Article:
- the disputed domain name is identical or confusingly similar to a trade mark in which the Complainant has rights;
- the Respondent has no rights or legitimate interests in respect of the disputed domain name; and
- the disputed domain name has been registered and is being used in bad faith.
A. Identical or Confusingly Similar
The Complainant has established rights in the mark CORPTAX by virtue of its subsidiary’s registered trade mark for that term. An affiliate of a trade mark owner, such as its parent company, is considered to have rights in a trade mark under the UDRP for the purposes of standing to file a Complaint – see section 1.4 of the WIPO Overview of WIPO Panel Views on Selected UDRP Questions, Third Edition (“WIPO Overview 3.0”).
Section 1.9 of WIPO Overview 3.0 makes clear that a domain name which consists of an intentional misspelling of a trade mark is considered by panels to be confusingly similar to the relevant mark for purposes of the first element. This stems from the fact that the domain name contains sufficiently recognisable aspects of the relevant mark. Examples of such “typos” are said to include substitution of similar-appearing characters such as use of numbers used to look like letters. That is the case here as, disregarding the generic Top-Level Domain suffix “.com”, the only difference between the disputed domain name and the trade mark is the substitution of the letter “o” by the number “0” (zero).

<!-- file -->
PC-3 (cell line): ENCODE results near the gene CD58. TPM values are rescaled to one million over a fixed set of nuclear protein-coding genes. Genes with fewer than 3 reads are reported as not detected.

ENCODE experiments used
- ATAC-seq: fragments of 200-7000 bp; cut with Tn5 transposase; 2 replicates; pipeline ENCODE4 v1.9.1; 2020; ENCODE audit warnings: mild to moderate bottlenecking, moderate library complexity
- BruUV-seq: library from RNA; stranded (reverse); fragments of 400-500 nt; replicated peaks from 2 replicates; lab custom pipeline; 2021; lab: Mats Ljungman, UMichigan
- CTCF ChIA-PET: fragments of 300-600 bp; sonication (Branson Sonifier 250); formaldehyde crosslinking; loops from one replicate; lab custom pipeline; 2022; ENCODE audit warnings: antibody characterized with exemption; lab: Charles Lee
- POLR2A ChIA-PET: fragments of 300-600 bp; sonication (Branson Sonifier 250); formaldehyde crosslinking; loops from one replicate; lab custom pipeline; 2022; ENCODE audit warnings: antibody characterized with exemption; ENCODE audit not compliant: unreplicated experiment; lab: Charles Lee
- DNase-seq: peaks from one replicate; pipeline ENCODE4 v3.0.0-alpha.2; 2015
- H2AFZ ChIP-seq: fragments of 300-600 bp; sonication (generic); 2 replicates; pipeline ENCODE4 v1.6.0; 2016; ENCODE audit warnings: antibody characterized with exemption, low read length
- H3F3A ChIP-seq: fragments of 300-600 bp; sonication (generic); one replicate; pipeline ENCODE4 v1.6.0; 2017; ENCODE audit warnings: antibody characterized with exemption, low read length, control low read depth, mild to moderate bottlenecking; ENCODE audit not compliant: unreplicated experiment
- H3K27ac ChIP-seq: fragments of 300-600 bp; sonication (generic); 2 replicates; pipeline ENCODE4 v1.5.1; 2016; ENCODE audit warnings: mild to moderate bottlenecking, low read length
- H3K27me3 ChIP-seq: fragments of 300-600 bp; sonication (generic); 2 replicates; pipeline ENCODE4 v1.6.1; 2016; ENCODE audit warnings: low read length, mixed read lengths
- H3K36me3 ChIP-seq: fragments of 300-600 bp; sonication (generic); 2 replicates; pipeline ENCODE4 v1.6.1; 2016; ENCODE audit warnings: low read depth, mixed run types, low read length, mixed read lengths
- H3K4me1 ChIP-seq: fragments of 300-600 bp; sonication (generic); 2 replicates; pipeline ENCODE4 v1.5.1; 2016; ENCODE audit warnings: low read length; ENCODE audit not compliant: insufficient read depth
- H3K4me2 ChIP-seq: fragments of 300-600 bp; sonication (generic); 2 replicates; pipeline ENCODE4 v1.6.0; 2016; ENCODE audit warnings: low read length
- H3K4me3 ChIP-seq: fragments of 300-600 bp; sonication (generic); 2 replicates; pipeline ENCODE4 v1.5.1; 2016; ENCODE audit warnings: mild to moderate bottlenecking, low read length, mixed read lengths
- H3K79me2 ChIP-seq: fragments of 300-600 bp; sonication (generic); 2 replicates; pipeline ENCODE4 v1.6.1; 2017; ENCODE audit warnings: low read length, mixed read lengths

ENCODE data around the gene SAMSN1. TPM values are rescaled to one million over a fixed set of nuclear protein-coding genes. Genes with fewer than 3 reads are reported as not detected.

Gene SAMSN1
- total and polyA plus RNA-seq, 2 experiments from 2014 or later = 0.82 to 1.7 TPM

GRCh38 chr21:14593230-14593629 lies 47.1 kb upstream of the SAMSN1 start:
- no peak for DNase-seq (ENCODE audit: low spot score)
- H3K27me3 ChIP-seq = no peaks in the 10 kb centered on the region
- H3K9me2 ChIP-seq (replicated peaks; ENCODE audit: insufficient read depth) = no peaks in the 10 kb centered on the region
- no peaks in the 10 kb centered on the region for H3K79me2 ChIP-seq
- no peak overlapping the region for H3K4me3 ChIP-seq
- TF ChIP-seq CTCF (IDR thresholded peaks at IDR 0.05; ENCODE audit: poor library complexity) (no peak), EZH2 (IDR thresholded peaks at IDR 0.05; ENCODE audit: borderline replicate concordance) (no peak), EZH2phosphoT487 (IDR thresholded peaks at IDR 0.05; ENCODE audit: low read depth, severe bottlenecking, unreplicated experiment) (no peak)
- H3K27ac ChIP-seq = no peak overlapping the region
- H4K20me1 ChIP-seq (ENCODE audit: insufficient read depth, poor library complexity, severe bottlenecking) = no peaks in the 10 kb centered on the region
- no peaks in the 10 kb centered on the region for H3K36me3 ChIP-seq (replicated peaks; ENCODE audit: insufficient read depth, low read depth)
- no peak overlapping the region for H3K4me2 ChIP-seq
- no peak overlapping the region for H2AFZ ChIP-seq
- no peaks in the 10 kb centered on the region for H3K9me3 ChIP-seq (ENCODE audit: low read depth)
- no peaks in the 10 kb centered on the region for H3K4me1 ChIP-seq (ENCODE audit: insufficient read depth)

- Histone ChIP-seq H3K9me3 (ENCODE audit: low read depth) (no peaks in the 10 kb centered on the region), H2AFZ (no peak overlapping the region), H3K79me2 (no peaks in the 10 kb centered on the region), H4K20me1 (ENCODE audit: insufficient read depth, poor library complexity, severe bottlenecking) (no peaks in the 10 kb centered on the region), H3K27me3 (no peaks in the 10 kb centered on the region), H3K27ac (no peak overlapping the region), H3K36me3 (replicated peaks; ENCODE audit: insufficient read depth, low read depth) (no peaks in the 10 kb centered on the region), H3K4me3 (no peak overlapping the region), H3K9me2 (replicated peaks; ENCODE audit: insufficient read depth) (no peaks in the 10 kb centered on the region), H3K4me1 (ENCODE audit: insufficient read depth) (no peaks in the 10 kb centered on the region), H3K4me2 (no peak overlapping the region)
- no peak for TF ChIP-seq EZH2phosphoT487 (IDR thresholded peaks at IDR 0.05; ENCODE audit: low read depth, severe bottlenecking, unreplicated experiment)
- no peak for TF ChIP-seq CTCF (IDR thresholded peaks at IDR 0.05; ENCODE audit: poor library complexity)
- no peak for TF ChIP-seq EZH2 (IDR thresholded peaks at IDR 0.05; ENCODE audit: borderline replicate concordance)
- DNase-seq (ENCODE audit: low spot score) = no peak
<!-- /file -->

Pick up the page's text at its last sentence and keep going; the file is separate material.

The Panel therefore finds that the Complainant has established the first element of paragraph 4(a) of the Policy.
B. Rights or Legitimate Interests
As explained in section 2.1 of WIPO Overview 3.0 , the consensus view is that, where a complainant makes out a prima facie case that the respondent lacks rights or legitimate interests, the burden of production shifts to the respondent to come forward with relevant evidence demonstrating rights or legitimate interests in the domain name. If not, the complainant is deemed to have satisfied the second element.
Here, the Complainant has not licensed or otherwise authorised the Respondent to use its trade mark.
Paragraph 4(c) of the Policy gives examples of circumstances which, if proved, suffice to demonstrate that a respondent possesses rights or legitimate interests in the disputed domain name.